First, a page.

Photo Essay: A region at risk

E-mail Print

Editors Note: The following is from Issue 7
 
Interview with Bridget Besaw
 
What got you interested in environmental photography?
I’ve been an environmental activist since I was a kid. Add to this a childhood spent mostly outdoors and an early love of photography and voila, the ingredients for an environmental photographer! While my style and subject matter has adapted to my varied outdoor and environmental passions over the years, I still make pictures with the same intention to evoke emotion and to heighten awareness.
 
What environmental issues have you documented in Patagonia?
I’m lucky to have photographed several issues Patagonia has faced in recent years— from my first trip to the region for The Nature Conservancy to cover an adaptive grazing practices project they were nurturing on Tecka Ranch in Argentina, to a project with the International League of Conservation Photographers for the Sin Represas campaign, to a long-term project for Patagonia Sur, where I documented their work in reforestation, eco-tourism and marine research.
 
Patagonia is one of those mysterious places for a lot of people. I think somewhere in all of our hearts we are comforted to know there are big, wild, untouched places out there. But like so many other remote places on the planet, Patagonia is a changing landscape.
 
 

 
Your photos often show the human side of environmental problems.
Most of the images in my essay in Patagon Journal represent the culture of Patagonia as it exists within the landscape. In my work I try to show the human relationship to nature, and in Patagonia that relationship is alive and well —and perhaps closer than in many other places in the world. It has always seemed to me that the natural elements were simply a second skin to most Patagonians. So I’ve tried to depict this comfort in my images. From the child who joyfully played in the glacial waters of Lake O’Higgins, to the young gaucho taking a mate break by the fire in between shoeing horses in Valle California, to the scientist wading out in Melimoyu Bay as the tide came in. And I’ve included the beautiful face of Sin Represas activist Cecilio Olivares as a reminder that we must all get on board with protecting the planet that sustains us. Photographing Olivares was an honor as he was one of those wise, passionate people inspiring and guiding us in the right direction.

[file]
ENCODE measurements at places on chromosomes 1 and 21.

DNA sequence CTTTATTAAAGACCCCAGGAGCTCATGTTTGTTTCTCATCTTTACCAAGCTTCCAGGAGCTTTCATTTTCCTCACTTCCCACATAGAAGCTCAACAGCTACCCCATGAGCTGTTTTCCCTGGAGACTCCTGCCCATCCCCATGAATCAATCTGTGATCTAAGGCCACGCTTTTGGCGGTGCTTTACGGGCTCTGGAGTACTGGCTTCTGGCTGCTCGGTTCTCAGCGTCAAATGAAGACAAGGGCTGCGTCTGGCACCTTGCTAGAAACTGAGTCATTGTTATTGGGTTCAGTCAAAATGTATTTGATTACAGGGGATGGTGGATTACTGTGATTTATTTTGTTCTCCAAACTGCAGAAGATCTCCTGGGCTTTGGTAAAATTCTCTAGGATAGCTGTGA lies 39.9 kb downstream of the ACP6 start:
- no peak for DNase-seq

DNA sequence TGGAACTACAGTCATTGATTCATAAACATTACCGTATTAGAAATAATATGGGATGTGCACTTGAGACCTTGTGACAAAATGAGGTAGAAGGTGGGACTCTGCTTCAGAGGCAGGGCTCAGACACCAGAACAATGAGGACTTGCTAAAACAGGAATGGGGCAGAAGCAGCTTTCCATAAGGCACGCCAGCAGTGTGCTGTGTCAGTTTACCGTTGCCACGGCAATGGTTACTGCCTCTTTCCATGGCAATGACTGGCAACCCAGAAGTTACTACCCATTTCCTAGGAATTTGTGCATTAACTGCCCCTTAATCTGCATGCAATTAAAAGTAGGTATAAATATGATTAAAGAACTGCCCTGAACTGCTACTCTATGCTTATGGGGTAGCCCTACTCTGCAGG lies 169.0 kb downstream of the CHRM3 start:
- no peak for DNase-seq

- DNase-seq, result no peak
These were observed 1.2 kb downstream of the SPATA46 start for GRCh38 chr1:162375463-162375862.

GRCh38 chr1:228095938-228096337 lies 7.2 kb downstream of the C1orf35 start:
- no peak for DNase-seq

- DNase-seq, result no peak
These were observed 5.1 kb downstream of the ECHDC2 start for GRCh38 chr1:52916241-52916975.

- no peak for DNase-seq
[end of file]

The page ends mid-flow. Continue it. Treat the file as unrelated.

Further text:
How do you prepare for photographing in Patagonia? What gear do you bring?
I bring about 3 camera bodies, (Canon and Leica), and an assortment of Leica and Zeiss lenses. I bring a tripod or 2 for timelapse and night scenes. And lots of lens cloths for all the rain and dust that inevitably covers the surface of everything.
 
 

 

 
What is your most memorable moment in Patagonia with a camera? 
I remember photographing Beta, the gaucho working with the Tompkins’ in the new Patagonia Park several years ago. As I was following he and his family on horseback, his wife and daughter, who were riding side-by-side, just reached out and held hands for a few moments as they rode along. It was a tender human exchange set amidst a wild, overwhelming landscape. I remember thinking that we’d have an easier time protecting big wild places if more young people had the chance to get comfortable in nature the way that young girl was with her mom just riding along into the mountains.
 

 

Bridget Besaw, a contributing editor to Patagon Journal, is an environmental documentarian through both photos and video for diverse publications and institutions. See more of her work at www.bridgetbesaw.com